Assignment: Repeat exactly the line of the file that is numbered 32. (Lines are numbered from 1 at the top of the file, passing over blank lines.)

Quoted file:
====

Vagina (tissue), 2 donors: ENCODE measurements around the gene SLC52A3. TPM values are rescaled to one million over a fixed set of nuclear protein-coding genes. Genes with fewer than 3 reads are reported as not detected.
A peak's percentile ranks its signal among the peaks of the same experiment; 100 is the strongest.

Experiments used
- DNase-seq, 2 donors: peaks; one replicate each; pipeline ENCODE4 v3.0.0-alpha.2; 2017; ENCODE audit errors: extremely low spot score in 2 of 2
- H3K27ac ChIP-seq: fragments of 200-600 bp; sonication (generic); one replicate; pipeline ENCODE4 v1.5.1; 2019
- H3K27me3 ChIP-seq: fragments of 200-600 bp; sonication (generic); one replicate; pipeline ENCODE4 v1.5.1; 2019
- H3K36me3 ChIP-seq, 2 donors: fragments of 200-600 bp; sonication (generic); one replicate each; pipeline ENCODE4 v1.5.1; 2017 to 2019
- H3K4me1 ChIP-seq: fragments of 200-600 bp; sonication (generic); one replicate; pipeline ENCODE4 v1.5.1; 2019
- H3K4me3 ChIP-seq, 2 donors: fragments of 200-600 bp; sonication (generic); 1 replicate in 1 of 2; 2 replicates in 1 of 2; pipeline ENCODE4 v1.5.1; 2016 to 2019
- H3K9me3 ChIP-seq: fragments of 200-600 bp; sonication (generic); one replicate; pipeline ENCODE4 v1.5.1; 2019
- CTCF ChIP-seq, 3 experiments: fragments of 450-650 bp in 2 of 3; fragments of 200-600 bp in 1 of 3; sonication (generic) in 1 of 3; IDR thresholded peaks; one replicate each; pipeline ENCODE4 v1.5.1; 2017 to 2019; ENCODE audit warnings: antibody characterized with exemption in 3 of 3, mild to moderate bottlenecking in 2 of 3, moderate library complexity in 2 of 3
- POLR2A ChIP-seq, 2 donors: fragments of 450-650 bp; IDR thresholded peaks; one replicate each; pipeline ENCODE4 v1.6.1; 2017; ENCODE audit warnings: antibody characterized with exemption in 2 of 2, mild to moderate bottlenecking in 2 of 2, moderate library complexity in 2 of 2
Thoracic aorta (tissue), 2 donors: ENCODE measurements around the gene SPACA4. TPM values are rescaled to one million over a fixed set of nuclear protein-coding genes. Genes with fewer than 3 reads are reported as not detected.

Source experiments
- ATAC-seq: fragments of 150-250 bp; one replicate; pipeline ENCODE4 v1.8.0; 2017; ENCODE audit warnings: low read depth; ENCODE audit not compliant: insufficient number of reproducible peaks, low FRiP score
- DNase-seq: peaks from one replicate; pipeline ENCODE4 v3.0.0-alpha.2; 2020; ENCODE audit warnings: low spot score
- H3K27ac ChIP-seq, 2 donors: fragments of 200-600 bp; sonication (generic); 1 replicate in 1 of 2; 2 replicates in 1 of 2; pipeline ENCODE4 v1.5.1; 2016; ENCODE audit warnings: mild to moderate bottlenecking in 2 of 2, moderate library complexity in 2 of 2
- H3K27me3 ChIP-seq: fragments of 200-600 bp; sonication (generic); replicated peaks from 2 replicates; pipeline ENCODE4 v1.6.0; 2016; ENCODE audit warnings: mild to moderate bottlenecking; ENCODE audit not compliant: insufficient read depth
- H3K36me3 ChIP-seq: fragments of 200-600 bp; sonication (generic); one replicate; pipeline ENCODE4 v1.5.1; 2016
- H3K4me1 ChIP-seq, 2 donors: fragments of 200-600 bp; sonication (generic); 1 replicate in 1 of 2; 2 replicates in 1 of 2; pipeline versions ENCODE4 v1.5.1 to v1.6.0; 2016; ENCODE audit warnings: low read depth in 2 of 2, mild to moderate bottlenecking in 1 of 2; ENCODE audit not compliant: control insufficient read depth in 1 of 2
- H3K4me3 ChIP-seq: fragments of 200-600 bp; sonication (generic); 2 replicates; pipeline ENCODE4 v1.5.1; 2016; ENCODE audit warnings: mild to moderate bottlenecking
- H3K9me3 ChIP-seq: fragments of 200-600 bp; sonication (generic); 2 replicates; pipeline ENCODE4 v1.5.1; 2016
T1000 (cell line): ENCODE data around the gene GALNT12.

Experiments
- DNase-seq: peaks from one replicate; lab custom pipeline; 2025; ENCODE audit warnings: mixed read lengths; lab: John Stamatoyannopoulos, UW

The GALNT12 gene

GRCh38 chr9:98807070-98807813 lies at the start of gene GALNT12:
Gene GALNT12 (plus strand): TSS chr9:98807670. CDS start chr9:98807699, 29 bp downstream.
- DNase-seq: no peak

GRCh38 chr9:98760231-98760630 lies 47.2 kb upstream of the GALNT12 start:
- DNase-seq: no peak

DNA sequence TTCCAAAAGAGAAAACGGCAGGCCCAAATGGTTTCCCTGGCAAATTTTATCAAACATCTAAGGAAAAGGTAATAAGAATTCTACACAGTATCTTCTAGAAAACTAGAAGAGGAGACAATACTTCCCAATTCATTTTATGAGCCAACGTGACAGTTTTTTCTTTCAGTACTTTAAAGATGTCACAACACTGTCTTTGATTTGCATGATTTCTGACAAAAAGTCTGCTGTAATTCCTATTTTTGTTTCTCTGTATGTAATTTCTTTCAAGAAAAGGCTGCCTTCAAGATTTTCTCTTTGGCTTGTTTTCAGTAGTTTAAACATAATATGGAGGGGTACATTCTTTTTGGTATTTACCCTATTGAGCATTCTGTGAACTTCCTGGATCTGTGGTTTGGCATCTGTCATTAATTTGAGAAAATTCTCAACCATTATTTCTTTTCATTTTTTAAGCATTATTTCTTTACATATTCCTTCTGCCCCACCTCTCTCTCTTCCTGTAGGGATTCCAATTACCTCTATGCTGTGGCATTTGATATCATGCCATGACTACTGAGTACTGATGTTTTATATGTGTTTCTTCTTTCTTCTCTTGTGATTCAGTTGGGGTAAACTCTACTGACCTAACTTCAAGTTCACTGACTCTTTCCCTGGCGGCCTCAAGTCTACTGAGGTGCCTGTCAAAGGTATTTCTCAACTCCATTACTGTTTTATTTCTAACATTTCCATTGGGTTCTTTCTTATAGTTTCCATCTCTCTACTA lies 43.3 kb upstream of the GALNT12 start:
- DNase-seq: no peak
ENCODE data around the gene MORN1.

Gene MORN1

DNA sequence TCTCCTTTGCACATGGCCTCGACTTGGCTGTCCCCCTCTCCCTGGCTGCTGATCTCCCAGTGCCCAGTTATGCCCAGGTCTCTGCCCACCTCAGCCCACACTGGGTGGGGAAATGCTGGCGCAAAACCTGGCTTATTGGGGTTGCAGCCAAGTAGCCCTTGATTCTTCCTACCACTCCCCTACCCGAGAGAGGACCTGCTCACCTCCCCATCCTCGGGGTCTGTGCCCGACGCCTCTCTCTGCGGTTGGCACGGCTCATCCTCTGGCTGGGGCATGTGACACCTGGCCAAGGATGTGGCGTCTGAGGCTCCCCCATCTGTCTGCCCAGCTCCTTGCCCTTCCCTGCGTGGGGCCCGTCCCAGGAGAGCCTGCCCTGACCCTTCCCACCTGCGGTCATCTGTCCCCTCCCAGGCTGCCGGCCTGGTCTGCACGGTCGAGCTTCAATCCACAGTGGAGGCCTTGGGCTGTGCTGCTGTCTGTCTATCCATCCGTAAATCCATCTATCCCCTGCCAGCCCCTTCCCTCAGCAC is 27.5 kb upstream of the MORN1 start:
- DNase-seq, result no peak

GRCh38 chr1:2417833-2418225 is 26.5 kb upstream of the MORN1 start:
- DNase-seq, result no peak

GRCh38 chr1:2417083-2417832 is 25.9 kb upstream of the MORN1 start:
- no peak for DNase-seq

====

DNA sequence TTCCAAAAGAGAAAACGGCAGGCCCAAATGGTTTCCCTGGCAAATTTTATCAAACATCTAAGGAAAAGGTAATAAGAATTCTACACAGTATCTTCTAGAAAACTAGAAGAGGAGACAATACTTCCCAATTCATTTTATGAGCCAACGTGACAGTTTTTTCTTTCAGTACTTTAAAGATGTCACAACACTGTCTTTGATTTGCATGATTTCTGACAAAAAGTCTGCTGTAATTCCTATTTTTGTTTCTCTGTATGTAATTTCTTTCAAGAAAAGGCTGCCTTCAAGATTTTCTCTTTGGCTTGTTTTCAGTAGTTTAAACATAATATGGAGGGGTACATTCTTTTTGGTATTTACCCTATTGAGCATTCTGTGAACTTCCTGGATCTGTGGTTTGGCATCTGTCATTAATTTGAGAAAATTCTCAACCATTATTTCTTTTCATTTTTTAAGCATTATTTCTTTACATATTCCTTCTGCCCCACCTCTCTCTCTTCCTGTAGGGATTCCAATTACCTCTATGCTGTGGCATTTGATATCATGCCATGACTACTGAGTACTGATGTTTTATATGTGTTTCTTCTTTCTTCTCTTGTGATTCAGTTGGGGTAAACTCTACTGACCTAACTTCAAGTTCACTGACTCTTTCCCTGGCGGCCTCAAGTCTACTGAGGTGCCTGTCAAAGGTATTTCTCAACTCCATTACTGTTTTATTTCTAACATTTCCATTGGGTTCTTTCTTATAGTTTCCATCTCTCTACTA lies 43.3 kb upstream of the GALNT12 start: